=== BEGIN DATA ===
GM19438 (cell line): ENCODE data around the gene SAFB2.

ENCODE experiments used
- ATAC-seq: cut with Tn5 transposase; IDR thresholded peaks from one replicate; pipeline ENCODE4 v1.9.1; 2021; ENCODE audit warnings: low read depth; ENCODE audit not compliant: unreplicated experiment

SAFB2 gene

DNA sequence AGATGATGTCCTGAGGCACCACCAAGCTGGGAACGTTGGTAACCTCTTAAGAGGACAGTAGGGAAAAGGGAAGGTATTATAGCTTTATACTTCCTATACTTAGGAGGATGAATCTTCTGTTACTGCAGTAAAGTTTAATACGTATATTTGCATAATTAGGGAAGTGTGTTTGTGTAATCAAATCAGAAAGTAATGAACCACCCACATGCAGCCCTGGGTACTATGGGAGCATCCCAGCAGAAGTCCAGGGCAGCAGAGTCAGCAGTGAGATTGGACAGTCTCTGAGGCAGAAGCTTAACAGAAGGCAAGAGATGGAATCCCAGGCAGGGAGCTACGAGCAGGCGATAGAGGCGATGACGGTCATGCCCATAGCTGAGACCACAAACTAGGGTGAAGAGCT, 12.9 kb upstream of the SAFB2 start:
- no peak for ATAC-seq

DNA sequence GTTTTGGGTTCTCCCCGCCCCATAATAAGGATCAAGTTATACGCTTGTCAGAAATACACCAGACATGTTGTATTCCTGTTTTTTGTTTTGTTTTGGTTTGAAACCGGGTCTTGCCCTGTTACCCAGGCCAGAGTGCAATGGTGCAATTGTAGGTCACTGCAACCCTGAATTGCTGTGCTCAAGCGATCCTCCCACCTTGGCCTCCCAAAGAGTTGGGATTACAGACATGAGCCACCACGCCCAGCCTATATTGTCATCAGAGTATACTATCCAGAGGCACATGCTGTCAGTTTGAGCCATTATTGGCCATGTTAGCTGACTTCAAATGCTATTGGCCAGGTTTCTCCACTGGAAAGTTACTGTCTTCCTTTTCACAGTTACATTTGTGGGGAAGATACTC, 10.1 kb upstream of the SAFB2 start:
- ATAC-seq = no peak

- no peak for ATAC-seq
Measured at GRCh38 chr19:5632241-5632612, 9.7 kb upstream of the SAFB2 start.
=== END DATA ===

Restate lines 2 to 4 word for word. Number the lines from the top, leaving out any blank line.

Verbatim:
ENCODE experiments used
- ATAC-seq: cut with Tn5 transposase; IDR thresholded peaks from one replicate; pipeline ENCODE4 v1.9.1; 2021; ENCODE audit warnings: low read depth; ENCODE audit not compliant: unreplicated experiment

SAFB2 gene